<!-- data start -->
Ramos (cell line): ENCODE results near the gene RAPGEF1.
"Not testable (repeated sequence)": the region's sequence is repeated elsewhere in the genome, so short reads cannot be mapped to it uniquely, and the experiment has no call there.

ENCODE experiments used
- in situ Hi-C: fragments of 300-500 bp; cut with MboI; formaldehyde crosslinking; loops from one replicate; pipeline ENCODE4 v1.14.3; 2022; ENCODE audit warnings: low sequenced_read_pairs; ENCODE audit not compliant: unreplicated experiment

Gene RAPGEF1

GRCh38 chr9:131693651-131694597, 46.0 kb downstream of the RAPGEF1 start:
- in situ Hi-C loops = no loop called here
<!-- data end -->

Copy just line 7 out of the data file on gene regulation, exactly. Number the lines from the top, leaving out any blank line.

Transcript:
- in situ Hi-C loops = no loop called here